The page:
Bishop Tylka welcomed into the family at St. John Paul II Catholic Newman Center
NORMAL — Family is an important concept at St. John Paul II Catholic Newman Center, and Coadjutor Bishop Louis Tylka was welcomed into that family when he celebrated Mass here on Oct. 11. It marked his first official visit to a Newman Center in the Diocese of Peoria since his episcopal ordination on July 23.
He said that in some ways, it was like coming home.
“One of my sisters graduated from Illinois State University and her and her (future) husband . . . would come to Mass here together and then go next door to Avanti’s every Saturday before going out,” Bishop Tylka said. “I was telling her I was coming here the other day and she was all excited to find out if Avanti’s was still next door.”
She knew the church, the Newman Center, would still be there because it is faith that grounds us and “our faith is always here.”
As most Masses at the Newman Center are these days, the liturgy was celebrated outside in the backyard, with students, alumni, families and staff sitting in chairs spread out on the lawn. Joining Bishop Tylka were Father Geoff Horton, chaplain, and Father Chase Hilgenbrinck, vocation director of recruitment for the Diocese of Peoria and a native of the Bloomington-Normal area.
After Mass, Bishop Tylka processed to the back of the property to bless a new grotto dedicated to Our Lady of Lourdes that was built over the summer. (See the related story here.)
A “COVID-safe” brown bag lunch followed, with time for the bishop to meet and spend time with those who attended.
LIFTING PEOPLE UP
Breaking open the parable of the wedding feast found in Matthew 22, Bishop Tylka spoke about what friendship with Jesus involves.
In the Gospel passage, a guest who was called in from the streets to attend a wedding feast is not dressed appropriately. Rather than address him harshly, the king says, “My friend, how is it that you have come in without the wedding garment on?”
“That ‘my friend’ cannot be lost on us,” Bishop Tylka said. “Once again, Jesus is elevating someone to a higher level of relationship with himself, with the king.”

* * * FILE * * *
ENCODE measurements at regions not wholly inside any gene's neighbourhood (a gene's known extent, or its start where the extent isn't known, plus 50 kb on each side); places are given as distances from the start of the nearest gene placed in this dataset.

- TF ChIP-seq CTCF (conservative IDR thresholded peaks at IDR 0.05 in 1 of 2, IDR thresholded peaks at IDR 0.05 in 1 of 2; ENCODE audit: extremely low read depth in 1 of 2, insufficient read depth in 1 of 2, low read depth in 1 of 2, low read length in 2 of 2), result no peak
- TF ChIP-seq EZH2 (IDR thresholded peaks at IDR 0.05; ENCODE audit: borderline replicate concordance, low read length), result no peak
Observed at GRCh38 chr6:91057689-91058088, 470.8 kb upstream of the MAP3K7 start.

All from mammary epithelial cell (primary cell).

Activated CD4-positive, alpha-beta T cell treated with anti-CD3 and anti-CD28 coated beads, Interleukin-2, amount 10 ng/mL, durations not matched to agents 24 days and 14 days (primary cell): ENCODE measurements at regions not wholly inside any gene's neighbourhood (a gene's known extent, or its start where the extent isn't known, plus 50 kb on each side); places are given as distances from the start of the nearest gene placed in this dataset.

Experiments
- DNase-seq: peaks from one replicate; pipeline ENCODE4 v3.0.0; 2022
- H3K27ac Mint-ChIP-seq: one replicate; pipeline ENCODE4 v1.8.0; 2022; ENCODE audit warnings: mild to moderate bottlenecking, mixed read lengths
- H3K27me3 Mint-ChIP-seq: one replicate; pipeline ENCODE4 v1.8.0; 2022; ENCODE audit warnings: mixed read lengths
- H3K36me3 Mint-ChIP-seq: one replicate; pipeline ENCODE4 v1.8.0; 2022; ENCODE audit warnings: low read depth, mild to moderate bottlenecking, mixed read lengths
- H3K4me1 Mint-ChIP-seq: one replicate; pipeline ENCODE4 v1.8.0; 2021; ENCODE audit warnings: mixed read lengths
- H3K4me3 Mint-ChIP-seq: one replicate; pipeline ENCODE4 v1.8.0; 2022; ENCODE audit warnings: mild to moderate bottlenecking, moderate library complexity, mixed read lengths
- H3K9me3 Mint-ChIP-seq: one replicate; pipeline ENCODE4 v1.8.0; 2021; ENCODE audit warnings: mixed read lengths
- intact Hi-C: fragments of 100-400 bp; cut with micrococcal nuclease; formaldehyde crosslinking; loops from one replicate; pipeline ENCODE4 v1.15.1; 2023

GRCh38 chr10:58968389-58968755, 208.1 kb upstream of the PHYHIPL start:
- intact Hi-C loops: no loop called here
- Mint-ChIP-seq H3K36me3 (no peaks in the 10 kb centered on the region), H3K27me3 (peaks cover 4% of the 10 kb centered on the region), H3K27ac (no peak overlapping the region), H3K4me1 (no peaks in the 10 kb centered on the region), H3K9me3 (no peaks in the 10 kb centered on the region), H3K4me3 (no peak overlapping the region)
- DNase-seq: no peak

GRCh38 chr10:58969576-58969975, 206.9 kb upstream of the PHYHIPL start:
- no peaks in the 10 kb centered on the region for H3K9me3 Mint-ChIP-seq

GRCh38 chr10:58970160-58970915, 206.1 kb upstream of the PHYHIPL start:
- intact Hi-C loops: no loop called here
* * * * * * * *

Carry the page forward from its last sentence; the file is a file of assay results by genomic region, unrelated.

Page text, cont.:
Throughout the Gospels Jesus lifts people up, raising them to a higher level, which is God’s love and mercy, he said.
“However, and here’s the challenge, once we encounter Jesus and we are lifted up, that demands a way of life. That demands a life for Christ. It demands a way of life that takes the values that have lifted us up into relationship with Jesus and then we have to continue to live those values out,” Bishop Tylka told those gathered before him.
The man singled out in the Gospel as a friend of Jesus has not prepared himself well for the eternal feast that God has prepared, Bishop Tylka explained.
“So it is not good enough to say, ‘I am a friend of Jesus.’ We have to live with and for Jesus. We have to live like Jesus,” he said. “I have to raise myself up because God has lifted me up, forgiven my sins, given me a new way of being because I can call Jesus my friend and Jesus calls me his friend.”
Living in a way that demonstrates that friendship includes bringing others into that friendship and calling them to live differently, Bishop Tylka said.
“When we meet the Lord on the last day, may we not only be able to say that he was our friend, but that Jesus knew me and Jesus loved me,” he said. “May we also be able to say, ‘Lord, I’ve lived my life the way you wanted me to. I’ve live my life clothed in your love.’”
Among those at the Mass was senior Rachel Coppola, who sang in the choir. An early childhood education major at ISU, she has been active at the Newman Center for three years and was received into the Catholic Church at Easter in 2019.
“I think it’s a huge grace that we were able to meet him and this soon, too,” she told The Post. “It’s such a beautiful day that we can all be outside and getting to know him — I know his life is so crazy and hectic.”
Coppola said she wanted Bishop Tylka to know how much of a family they are at the St. John Paul II Catholic Newman Center.
“Grade doesn’t matter, age doesn’t matter,” she said. “That was a huge thing for me being welcomed here, especially not being Catholic. I was just drawn in immediately by the people and the ways they have reflected the Lord. I think that’s unique about us here and really, really special.”
Luke and Hannah Cottingham, parishioners at St. Jude in Peoria, traveled from Dunlap to be at the Mass. Hannah said it was their young son, John Paul, who asked to meet Bishop Tylka, chanting “Bishop Lou, Bishop Lou.”
Luke said they love Bishop Daniel R. Jenky, CSC, and are glad that Bishop Tylka has the time to learn from him.
“I know the Newman Centers are such a pivotal moment in our lives,” he said, noting that he and Hannah were married at the St. John Paul II Catholic Newman Center in 2017. “Having the bishop come to the Newman Center is like having our father come home in a way.”
EDITOR’S NOTE: More photos from Bishop Tylka’s visit have been posted to The Catholic Post’s site on Facebook.